Loyalty is based on prior experiences a customer had with a specific brand, while reputation is based on the aggregated experiences of others with a specific product. Both influence purchasing selections consumers make, but each can make a different impact on that decision. The importance of brand loyalty is decreasing, but the impact of product reputation is on the rise.
This trend does not affect all product categories the same way. The brand loyalty of frequently purchased products, like toilet paper or coffee, has a much stronger hold on a consumer than the less frequently purchased products, like a phone, a car or an appliance. Consumers are faced with less uncertainty selecting FMCG products due to:
– Relatively low price/risk levels
– Product continuity compared to endless introductions of new models
– Consistency in quality of a product experience.
On the other end of this spectrum, the selection of highly priced products, every few years, is associated with a higher level of uncertainty that cannot be easily alleviated by prior experience with that brand. A wide variation in the quality of products associated with a brand taught consumers not to rely on a brand as a dependable quality proxy. The availability of specific, nuanced descriptions of experiences, other customers had with this very product, helps shoppers to assess how likely their expectations will be met, and hence to reduce the anxiety of that choice.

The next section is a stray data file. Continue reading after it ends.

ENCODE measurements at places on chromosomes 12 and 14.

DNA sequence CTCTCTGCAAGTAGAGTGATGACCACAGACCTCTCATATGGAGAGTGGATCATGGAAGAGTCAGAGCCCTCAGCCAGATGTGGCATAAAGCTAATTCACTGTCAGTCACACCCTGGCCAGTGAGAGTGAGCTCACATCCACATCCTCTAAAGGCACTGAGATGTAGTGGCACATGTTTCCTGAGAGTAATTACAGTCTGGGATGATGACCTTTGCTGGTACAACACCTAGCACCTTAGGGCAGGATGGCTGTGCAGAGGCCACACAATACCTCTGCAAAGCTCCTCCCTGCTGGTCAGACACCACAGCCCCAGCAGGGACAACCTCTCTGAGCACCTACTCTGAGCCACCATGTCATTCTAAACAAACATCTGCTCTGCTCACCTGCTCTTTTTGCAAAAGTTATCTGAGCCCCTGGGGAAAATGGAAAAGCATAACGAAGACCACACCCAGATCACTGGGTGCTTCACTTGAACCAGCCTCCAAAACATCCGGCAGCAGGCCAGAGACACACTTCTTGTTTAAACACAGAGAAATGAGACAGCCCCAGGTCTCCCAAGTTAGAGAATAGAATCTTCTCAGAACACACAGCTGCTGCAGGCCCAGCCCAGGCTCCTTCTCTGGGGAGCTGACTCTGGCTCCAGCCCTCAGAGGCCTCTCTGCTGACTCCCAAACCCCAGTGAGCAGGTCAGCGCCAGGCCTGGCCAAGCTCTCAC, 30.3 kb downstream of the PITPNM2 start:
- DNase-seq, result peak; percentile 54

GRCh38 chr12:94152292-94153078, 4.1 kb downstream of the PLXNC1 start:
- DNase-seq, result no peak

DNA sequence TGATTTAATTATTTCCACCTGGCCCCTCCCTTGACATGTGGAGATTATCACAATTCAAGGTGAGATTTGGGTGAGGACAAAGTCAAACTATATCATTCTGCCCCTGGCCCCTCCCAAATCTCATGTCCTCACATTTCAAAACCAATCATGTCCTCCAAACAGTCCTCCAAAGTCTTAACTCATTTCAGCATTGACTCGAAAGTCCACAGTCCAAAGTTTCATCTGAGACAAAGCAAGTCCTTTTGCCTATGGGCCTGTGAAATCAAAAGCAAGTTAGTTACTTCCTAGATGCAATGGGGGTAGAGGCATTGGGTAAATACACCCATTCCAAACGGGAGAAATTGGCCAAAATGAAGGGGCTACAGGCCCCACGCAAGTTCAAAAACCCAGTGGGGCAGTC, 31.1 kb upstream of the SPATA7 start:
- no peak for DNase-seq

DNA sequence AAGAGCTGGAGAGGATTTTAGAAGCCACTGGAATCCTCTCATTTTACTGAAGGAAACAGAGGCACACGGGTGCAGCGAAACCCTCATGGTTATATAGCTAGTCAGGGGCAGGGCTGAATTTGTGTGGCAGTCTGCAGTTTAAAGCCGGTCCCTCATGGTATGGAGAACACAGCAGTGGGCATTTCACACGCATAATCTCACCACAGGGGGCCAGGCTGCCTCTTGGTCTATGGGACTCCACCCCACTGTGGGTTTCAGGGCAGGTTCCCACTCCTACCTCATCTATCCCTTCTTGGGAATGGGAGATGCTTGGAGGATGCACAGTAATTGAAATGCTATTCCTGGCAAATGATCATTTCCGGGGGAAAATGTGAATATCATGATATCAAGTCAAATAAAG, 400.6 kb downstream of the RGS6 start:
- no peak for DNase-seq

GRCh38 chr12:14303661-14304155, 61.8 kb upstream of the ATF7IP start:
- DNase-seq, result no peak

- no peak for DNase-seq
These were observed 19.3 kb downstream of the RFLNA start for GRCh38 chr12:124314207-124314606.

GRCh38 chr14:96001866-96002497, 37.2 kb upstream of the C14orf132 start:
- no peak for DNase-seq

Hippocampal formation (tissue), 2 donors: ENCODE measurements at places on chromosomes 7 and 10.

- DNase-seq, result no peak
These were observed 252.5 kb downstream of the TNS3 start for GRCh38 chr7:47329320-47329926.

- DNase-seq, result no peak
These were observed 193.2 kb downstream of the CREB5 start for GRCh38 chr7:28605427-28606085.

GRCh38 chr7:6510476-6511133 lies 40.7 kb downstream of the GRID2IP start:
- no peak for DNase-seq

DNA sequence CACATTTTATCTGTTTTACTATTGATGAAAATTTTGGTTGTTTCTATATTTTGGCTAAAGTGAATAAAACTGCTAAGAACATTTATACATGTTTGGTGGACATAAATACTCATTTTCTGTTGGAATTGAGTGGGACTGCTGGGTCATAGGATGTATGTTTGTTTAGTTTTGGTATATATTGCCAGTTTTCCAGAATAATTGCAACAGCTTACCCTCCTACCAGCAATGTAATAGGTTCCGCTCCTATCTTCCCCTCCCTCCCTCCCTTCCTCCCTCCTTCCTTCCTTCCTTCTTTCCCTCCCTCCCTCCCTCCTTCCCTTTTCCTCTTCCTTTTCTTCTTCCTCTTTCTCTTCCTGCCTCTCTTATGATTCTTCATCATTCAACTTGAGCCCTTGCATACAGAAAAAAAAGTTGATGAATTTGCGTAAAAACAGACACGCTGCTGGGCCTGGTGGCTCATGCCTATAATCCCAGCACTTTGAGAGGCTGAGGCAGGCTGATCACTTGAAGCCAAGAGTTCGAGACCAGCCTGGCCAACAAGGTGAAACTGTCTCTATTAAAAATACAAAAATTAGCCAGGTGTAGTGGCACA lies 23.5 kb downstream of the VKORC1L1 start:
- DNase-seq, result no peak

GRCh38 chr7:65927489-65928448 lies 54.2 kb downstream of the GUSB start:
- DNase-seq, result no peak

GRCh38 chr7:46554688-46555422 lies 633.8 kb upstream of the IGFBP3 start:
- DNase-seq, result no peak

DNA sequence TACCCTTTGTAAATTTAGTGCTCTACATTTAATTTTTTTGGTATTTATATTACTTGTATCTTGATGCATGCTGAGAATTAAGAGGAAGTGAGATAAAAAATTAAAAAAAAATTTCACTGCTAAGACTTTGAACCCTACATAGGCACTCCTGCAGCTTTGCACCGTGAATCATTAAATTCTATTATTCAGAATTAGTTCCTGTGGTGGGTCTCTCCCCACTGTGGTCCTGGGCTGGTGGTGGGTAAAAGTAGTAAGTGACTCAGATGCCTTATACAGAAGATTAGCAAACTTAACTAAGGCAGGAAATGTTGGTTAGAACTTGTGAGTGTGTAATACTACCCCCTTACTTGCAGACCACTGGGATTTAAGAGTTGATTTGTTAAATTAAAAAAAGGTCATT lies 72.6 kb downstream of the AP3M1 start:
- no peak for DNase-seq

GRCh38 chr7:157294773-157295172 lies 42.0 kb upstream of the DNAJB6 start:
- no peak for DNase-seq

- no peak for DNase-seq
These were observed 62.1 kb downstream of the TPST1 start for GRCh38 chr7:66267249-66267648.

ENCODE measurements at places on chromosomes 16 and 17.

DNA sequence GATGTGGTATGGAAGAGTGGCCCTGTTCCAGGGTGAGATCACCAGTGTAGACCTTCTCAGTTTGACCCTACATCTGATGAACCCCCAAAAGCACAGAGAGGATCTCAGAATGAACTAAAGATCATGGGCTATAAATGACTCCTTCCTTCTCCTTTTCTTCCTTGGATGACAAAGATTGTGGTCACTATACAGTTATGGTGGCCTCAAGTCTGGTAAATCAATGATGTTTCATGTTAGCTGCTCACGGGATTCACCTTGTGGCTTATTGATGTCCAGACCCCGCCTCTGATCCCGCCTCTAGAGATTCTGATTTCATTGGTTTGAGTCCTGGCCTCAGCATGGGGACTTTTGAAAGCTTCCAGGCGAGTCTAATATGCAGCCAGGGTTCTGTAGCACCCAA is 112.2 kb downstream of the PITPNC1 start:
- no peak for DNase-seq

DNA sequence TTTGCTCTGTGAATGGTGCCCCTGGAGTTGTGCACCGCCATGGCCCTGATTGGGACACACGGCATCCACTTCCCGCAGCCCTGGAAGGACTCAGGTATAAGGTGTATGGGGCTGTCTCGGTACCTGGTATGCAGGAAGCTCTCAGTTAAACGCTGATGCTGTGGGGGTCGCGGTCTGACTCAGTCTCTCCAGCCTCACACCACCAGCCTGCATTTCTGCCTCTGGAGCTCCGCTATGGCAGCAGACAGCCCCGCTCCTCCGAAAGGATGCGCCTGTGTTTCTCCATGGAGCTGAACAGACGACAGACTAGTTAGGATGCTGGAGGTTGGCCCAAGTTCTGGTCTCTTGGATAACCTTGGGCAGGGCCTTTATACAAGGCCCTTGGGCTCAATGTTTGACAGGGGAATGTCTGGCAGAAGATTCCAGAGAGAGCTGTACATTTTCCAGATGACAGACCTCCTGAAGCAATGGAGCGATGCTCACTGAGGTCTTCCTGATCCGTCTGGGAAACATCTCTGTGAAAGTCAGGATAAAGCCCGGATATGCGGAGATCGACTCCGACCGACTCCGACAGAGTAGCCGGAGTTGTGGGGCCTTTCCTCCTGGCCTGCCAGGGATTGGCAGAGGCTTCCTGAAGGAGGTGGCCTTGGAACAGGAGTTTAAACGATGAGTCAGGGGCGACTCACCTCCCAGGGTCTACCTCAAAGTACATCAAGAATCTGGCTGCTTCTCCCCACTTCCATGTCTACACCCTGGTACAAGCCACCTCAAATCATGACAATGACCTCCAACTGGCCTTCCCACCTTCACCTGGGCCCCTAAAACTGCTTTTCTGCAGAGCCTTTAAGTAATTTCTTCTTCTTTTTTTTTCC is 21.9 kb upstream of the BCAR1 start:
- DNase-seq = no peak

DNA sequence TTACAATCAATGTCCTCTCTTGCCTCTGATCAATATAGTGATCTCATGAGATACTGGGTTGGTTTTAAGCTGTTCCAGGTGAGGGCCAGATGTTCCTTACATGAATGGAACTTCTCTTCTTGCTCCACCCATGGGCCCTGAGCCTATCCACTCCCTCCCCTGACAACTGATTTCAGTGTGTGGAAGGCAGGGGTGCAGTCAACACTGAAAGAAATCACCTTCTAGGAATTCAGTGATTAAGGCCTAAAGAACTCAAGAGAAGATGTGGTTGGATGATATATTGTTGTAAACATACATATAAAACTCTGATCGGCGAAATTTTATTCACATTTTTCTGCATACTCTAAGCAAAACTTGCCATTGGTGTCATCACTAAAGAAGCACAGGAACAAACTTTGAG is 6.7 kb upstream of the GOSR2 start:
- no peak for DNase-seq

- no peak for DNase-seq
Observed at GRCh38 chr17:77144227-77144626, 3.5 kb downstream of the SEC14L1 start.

My wife doesn’t spend more than a few seconds to pick out paper towels off the store shelf every week, but agonizes for a few days to chose a smartphone every two years. She is not alone in this behavior pattern.
There is plenty of research about the impact of customer reviews (experiential content) on shoppers behavior. The studies established a clear connection between a sufficient number of reviews and the visit-to-purchase conversion rate in online shopping. However, the similar behavior patterns are observed in the brick and mortar stores as well. Given the fact that 79% of consumers trust customer reviews, this is not surprising. The fact the product marketers and agencies are still trying to control product information flow to consumers, is a surprise. Most are still stuck on the first two stages of Loss and Grief denying the obvious (consumers trust the stranger’s experience more than the marketers) and angrily questioning the integrity or bias of customer reviews sites. Some, so called marketing “professionals”, are trying to regain control with ill-advised, unethical and illegal attempts to contaminate the information flow with fake reviews. They are incapable of managing their paid advertising addiction and learning to ethically stimulate customer-word-of mouth instead. My best advice is to avoid the Bargaining and Depression stages all together, and go directly to Acceptance to cause your company’s reputation the least damage.
With the growing impact of absolute value on consumer purchasing decisions, the challenge of marketing is shifting from positioning and segmentation to generation of interest among consumers and fostering creation of experiential content. Between the increasing noise and shortening consumers’ attention span, this task is getting much more difficult than it used to be.